U.S. Release Date:
October 28, 2005
Producer: Mark Gordon (executive), Bob Yari (executive)
Cast: Uma Thurman, Meryl Streep
Running Time: 1 hour and 45 minutes
MPAA Rating: PG-13 (on appeal for sexual content including dialogue, and for language)
The year's worst breach of medical ethics in pictures goes to Prime, a harmless, ineffective update of Summer of '42, taking the older woman / younger man affair to the Upper West Side instead of the beach, with gorgeous Uma Thurman replacing gorgeous Jennifer O'Neill. The leggy Pulp Fiction star does her best to convince us that she would fall for a 23-year-old artist from Brooklyn (Bryan Greenberg).
Thurman's deft performance is not enough in a movie that, despite the couple's chemistry, is overly dependent on a gimmick that the young male's mother (Meryl Streep) is psychotherapist to Thurman's 37-year-old divorcee. Prime presumably refers to the fact that each sex partner—which is what these two dogs in heat are because they sure don't behave as adults—is in the midst of their sexual prime.
Greenberg's insecure painter, whose ghetto paintings curiously resemble the opening credit artwork of CBS' Good Times, meets Thurman in line at the movies and, after he dumps his girlfriend in plain view—the first clue that this guy's a walking used condom—he seduces her. Age difference scenes ring true, such as when she spends the night at his place for the first time—with grandmother calling his name—but, whenever the movie runs out of ideas, it cuts to boilerplate sex, which is all these two have going for them, besides her cat, which steals every scene.
Covering every cliché and fulfilling every wish—like matching his and hers mini-fantasies—mother (domineering Streep doing Sally Jessy Raphael) shows up as both Thurman's therapist and Greenberg's mom, unbeknownst to either one of them. Mom's a hypocrite, an observant Jew, and the most irresponsible counselor since Streisand hopped in the sack with Nick Nolte in The Prince of Tides. She strings her patient along, catching every detail of her son's anatomy, and lies to everyone, including her husband, about her moral transgression.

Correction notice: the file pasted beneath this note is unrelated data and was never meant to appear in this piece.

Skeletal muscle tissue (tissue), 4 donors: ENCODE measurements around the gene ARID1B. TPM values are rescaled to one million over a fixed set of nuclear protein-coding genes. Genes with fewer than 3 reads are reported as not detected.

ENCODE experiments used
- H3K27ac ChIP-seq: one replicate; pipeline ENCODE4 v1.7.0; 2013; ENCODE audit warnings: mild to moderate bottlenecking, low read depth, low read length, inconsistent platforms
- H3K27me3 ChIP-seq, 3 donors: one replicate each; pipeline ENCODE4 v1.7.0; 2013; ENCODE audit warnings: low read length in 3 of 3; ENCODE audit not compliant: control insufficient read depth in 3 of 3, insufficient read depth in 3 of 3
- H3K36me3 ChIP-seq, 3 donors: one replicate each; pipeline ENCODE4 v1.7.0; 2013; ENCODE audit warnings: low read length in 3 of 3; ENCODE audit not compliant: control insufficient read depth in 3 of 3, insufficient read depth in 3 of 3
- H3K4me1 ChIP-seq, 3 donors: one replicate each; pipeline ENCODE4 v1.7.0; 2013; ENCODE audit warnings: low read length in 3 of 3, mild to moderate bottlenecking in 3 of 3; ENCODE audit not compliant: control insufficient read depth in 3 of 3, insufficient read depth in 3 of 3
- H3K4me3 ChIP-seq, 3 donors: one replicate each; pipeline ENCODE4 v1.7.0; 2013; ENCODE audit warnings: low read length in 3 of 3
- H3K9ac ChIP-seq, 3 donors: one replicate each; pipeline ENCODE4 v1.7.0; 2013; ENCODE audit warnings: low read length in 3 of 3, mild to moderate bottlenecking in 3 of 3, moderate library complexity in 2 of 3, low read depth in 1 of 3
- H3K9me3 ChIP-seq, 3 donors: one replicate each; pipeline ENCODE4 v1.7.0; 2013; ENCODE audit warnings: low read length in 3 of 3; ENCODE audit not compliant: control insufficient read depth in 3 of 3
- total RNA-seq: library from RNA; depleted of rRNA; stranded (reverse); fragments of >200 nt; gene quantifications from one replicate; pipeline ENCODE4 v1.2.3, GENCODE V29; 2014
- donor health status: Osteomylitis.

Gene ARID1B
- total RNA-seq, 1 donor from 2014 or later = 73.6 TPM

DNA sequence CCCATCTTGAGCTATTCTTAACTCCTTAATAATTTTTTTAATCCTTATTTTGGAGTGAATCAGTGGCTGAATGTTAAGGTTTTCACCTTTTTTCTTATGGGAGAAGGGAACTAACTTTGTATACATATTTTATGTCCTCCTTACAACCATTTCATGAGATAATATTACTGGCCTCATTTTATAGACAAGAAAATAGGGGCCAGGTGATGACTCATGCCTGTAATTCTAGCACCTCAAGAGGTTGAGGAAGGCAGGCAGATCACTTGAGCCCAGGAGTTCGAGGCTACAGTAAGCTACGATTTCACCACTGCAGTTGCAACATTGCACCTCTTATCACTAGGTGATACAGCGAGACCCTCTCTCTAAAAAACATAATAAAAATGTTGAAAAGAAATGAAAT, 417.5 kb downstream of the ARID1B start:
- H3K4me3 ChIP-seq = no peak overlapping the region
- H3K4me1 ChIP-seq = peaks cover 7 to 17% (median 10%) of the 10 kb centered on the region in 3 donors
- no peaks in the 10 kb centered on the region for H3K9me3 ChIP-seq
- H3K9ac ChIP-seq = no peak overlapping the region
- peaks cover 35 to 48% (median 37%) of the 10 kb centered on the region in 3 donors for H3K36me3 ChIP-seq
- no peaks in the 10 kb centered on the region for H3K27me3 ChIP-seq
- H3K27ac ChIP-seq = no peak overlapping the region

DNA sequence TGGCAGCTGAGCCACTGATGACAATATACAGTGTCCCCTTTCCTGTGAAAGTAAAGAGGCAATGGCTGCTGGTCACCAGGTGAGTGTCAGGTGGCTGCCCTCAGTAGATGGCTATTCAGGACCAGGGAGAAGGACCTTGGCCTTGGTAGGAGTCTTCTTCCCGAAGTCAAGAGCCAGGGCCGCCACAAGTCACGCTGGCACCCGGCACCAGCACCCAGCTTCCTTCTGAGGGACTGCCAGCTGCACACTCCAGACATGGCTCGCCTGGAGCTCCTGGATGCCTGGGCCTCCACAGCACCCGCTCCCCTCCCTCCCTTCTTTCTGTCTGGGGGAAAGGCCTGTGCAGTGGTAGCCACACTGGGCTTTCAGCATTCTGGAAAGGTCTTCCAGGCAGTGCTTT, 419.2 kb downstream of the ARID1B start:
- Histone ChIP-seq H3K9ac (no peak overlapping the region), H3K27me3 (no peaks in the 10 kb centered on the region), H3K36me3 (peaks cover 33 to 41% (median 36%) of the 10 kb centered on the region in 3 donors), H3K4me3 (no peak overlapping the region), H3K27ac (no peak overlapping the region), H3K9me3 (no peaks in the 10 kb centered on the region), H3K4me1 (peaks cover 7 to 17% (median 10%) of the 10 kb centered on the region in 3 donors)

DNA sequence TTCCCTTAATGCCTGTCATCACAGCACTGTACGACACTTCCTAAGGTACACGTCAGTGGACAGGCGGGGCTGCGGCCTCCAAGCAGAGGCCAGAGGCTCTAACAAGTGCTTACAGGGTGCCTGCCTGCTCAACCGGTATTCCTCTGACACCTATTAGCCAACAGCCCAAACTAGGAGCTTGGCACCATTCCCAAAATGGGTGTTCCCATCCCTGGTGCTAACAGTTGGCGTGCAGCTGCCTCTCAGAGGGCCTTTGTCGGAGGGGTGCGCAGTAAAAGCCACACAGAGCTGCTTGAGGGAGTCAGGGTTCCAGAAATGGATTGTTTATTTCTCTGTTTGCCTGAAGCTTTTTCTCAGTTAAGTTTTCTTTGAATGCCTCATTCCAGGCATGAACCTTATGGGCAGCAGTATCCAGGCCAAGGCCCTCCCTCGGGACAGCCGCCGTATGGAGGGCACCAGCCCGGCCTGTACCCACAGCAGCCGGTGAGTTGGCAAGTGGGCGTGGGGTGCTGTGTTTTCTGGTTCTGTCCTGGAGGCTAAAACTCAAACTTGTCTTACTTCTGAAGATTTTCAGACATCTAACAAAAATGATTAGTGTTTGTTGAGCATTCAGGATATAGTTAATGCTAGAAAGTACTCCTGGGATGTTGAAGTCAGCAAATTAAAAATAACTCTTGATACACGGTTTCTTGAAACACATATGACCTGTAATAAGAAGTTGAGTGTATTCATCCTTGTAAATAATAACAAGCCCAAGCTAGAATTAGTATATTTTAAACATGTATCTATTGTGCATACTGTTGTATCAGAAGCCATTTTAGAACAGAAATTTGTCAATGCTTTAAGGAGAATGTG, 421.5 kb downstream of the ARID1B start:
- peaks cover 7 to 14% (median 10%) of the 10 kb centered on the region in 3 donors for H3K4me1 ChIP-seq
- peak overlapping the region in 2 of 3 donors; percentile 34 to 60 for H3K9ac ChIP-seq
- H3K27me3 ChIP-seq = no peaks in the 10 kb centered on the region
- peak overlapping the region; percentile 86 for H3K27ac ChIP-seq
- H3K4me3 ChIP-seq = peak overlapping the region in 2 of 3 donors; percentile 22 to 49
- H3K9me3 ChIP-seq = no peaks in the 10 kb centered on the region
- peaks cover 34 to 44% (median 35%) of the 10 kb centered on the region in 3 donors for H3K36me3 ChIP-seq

Though Streep does her usual overly mannered shtick—touching herself, playing with mountains of big costume jewelry, fidgeting—and she snags a few laughs, her character's bad conduct is magnified by her forced acting, and it ruins the humor. That leaves us with Thurman and her vacant young stud, a nice enough guy, but, unless you're dying for Jewish mother jokes, it makes no difference.
It must be mentioned that there's another annoying best friend character, who gets his jollies humiliating women he dates, and Prime, which is funny in spots, most of them age or family related, makes a few cracks at the expense of blacks and gays.
Maybe it's supposed to be acceptable because, in its own way, Prime is religious, tacitly urging people to reject dating outside the faith. By the time the predictable, bittersweet boy meets world lesson is rendered—when Greenberg's character finally exhibits the maturity of an NBA player—he is magically, suddenly, wearing a yarmulke. Too self-conscious, too gimmicky and too distracted by Streep's characterization, Prime fails to make a break through.
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